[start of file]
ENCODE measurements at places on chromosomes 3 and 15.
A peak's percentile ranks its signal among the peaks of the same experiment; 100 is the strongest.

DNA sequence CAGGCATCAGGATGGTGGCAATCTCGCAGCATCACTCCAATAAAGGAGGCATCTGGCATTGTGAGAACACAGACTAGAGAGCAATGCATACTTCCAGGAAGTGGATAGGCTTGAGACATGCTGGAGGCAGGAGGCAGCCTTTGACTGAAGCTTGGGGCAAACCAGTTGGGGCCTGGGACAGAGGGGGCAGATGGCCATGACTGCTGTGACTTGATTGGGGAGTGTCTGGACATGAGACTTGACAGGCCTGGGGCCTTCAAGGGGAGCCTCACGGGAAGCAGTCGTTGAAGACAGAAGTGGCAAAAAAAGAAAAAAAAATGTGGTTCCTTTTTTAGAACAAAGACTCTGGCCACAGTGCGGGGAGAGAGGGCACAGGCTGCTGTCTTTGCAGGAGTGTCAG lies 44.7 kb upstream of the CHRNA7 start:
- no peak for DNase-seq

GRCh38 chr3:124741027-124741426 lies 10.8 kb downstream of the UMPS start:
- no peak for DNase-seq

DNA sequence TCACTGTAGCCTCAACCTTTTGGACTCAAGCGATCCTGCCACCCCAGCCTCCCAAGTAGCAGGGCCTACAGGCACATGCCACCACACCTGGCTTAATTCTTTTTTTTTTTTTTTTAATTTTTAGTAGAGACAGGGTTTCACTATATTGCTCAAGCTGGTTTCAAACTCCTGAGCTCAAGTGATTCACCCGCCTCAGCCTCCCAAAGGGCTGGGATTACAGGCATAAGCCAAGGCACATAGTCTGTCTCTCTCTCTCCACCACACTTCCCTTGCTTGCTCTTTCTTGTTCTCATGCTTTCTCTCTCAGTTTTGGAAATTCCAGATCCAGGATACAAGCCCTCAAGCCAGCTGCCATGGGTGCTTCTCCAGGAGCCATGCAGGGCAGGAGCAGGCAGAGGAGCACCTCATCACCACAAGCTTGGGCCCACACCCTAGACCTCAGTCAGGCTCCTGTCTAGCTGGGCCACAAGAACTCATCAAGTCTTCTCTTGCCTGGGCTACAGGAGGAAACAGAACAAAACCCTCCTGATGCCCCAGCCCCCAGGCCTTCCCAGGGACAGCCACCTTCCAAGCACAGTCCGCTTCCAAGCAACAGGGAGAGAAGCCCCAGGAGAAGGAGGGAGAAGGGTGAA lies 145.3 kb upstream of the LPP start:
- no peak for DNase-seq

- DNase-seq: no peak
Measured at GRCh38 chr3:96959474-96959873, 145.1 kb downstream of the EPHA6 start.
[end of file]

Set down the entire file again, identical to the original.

ENCODE measurements at places on chromosomes 3 and 15.
A peak's percentile ranks its signal among the peaks of the same experiment; 100 is the strongest.

DNA sequence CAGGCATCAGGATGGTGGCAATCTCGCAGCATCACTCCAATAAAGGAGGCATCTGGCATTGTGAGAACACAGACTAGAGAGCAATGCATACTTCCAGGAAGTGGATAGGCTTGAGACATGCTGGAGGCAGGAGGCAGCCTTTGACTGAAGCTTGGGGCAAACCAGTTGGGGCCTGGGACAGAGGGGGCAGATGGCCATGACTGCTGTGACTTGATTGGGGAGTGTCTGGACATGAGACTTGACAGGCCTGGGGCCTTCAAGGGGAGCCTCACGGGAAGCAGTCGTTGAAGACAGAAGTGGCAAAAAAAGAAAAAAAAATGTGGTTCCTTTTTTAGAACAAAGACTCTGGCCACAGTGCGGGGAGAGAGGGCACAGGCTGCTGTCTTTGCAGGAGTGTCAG lies 44.7 kb upstream of the CHRNA7 start:
- no peak for DNase-seq

GRCh38 chr3:124741027-124741426 lies 10.8 kb downstream of the UMPS start:
- no peak for DNase-seq

DNA sequence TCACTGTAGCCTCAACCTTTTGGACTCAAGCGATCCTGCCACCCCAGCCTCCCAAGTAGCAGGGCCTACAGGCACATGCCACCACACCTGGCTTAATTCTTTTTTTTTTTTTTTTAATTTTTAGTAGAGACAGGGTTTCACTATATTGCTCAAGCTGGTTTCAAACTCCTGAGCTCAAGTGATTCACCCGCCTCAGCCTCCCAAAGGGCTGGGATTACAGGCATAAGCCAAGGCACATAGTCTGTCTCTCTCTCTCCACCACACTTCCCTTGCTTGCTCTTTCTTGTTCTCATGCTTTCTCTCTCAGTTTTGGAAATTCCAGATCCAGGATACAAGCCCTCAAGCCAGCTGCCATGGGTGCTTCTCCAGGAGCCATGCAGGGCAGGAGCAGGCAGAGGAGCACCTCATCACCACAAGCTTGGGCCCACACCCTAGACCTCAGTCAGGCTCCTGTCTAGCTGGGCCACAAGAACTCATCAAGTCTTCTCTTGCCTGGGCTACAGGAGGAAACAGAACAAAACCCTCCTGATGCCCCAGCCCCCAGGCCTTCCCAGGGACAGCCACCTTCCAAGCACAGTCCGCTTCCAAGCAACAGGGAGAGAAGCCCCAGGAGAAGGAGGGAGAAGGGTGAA lies 145.3 kb upstream of the LPP start:
- no peak for DNase-seq

- DNase-seq: no peak
Measured at GRCh38 chr3:96959474-96959873, 145.1 kb downstream of the EPHA6 start.